McKegney and Alexandropoulos both see a shift happening in personal data sharing and social media, with users becoming more judicious about the privacy and security of their information. “I think traditional social media like Facebook usage might change in 2018 as mistrust around its usage grows,” says McKegney. “I expect (and hope) to see that people will share less and be more critical of what is shared with them.”
Here, they are backed up by Kirkendall, who has been a champion of protecting users’ data and information since starting Namecheap in 2000. “Look for things like faster and more secure registrar-to-registrar transfers. Things like Whois output, validation, and ownership will be transformed by it.”

Web Services: The Next Gen

Naturally, when asked about new things on the horizon for domains, hosting, security and other web products, the conversation gets a bit more lively with this team.
Machine Learning and AI
robot hands using computer
Returning to talk of robotic assistance, Klein says he believes that AI and machine learning will impact this industry significantly, bringing more value and more effective tools to build and grow businesses online. “This will help entrepreneurs get off the ground faster, and bring their next innovation to more people in a meaningful way,” he states.
Russell agrees, citing better, easier, and more automated security driven by machine learning as being in the cards for 2018. Shared hosting, he goes on to say, will offer “more specialized and targeted hosting (like cloud apps such as EasyWP), where instead of giving someone a chunk of server space and a toolkit to do the build themselves, we abstract a lot of this for them and make it super easy.”
The Consumer Community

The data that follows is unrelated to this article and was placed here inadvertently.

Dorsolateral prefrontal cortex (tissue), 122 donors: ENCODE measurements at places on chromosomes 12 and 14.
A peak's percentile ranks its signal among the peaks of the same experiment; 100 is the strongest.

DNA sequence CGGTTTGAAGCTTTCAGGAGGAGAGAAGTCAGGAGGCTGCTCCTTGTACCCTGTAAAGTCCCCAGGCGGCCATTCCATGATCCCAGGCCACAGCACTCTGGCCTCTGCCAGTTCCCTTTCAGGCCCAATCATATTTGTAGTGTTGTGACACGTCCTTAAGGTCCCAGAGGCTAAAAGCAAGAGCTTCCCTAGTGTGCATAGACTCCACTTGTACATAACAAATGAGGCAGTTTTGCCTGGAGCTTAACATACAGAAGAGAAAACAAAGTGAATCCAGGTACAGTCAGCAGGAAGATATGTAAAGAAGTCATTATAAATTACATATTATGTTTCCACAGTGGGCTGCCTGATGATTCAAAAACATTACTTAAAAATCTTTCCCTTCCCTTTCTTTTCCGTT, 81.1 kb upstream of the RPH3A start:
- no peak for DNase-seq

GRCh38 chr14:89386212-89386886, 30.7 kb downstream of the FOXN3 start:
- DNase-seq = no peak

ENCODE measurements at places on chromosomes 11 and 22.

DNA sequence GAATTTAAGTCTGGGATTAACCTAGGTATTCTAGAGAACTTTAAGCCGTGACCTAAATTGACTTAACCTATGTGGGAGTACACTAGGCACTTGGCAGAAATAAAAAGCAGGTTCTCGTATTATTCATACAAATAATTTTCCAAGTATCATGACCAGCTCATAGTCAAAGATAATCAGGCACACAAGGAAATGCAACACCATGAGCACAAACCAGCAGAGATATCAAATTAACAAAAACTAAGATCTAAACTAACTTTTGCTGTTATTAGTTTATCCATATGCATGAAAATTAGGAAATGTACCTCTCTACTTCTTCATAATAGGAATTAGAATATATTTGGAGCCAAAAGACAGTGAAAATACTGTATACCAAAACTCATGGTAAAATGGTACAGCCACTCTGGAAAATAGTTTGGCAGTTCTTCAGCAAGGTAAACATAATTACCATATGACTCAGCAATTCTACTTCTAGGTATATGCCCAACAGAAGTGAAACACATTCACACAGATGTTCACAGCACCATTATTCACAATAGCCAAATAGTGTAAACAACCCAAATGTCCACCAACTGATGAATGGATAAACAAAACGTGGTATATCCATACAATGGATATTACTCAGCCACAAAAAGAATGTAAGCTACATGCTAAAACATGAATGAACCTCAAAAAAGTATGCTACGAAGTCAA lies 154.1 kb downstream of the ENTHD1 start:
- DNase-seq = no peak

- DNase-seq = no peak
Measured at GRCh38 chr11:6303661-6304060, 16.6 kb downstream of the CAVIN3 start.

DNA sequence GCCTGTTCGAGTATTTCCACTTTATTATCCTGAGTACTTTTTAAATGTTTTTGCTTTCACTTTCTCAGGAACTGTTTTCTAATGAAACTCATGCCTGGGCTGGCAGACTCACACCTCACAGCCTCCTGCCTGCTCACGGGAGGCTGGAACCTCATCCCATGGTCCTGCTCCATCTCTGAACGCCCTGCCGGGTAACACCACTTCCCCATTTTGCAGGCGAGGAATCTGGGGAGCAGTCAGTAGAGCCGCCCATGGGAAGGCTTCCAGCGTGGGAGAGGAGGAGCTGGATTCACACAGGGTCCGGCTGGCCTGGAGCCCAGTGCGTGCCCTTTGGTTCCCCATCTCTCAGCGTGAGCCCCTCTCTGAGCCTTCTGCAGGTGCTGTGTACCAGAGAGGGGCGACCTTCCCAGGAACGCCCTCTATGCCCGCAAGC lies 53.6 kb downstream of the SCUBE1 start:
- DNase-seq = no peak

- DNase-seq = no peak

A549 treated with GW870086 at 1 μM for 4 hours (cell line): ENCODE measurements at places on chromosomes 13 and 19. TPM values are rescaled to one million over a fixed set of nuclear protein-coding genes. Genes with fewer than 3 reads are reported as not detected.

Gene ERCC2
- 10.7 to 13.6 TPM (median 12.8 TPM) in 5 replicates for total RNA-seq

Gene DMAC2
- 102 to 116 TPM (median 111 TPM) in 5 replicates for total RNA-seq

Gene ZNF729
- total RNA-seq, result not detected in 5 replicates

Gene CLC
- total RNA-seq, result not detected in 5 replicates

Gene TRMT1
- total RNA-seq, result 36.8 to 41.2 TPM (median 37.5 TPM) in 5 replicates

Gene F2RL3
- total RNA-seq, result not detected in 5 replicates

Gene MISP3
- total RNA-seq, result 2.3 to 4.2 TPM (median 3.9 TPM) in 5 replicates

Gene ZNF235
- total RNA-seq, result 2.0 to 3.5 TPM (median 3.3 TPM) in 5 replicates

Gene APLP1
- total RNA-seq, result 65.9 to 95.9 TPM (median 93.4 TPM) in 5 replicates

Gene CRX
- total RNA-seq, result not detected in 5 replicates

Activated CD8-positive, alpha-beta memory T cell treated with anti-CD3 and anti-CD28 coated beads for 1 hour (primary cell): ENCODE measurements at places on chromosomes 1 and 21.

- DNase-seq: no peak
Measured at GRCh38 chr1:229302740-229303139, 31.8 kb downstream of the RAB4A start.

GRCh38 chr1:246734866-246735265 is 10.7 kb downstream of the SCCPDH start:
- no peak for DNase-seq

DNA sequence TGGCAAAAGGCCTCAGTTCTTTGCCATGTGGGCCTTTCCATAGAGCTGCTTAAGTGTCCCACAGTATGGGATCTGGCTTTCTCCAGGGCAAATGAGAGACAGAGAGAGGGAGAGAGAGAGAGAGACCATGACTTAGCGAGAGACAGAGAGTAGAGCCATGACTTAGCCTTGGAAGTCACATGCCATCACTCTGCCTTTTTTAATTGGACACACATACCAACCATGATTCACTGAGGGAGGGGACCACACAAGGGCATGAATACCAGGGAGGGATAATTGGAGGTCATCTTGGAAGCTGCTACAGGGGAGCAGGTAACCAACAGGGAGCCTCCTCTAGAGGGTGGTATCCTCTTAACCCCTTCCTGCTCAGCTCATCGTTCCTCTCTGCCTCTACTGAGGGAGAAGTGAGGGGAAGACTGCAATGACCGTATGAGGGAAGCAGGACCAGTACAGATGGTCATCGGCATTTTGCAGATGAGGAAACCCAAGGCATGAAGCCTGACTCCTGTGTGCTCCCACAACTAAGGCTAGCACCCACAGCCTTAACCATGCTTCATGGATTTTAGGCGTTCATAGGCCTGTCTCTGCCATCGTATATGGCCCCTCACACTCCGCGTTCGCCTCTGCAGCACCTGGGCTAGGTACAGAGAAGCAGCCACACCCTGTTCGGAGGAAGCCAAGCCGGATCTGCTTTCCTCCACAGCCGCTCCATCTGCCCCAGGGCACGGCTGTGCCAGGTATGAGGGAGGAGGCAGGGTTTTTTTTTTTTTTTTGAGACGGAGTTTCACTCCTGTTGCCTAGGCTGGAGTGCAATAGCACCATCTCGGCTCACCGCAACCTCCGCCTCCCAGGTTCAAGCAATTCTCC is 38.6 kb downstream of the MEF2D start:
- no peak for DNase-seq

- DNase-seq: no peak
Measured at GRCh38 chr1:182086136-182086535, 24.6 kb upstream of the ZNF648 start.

McKegney has faith in humans, however. “At the consumer level, personal security and responsibility tools could also start to become more commonplace. For example, anti-virus companies now have browser plugins that alert to potentially hazardous websites. This type of concept could become accepted as a distributed model where communities actively review content as a public service.”
He also speculates that a shakeup is coming in domain transfer and ownership. “For domains, low-value leases could be on the horizon. Acceptance of non-standard pricing models could allow the development of a C2C opportunity where individual domain owners can make arbitrage plays, buying domains for basic registration price–$10/year, for example–then lease the domain on an open-ended lease for $10/year plus their desired markup.”

Namecheap Looks Ahead

So now we know what these execs see on the horizon for 2018, but what excites them the about the year ahead for Namecheap?
An enthusiastic “Everything!” from the group notwithstanding, Kirkendall takes aim at a specific target: “I want to solve the complex and age-old problem of managing DNS. The process hasn’t changed much since its inception. I believe there can be a way to programmatically solve this so that 99% of users will never have to do this because an underlying layer of technology will.”
Alexandropoulos echoes this devotion to customer satisfaction as the company’s primary and unwavering mission. From reliable tools and services upon which Namecheap has built its reputation to embracing emerging trends like AI and machine learning and how it impacts our customers, she says, “We will be able to use insights to drive relevant need-based solutions.”
Now that you’ve heard from our team, what do you think the next big thing in tech will be?
Feel free to leave your predictions in the comments. We always love to know what our customers and colleagues think about the dynamic and exciting business that is the Internet.
And be sure to check out Namecheap when you’re in the market for a great hosting package for your next website.

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Basil Harris avatar

Basil Harris

Basil is a senior content writer for Namecheap, Inc. Based in Seattle, he works as a freelance copywriter, actor, teacher, performance and presentation coach, and musician. Against the advice of his friends, children, and personal physician, he’s recently become obsessed with skateboarding and personal electronic transportation gadgets. More articles written by Basil.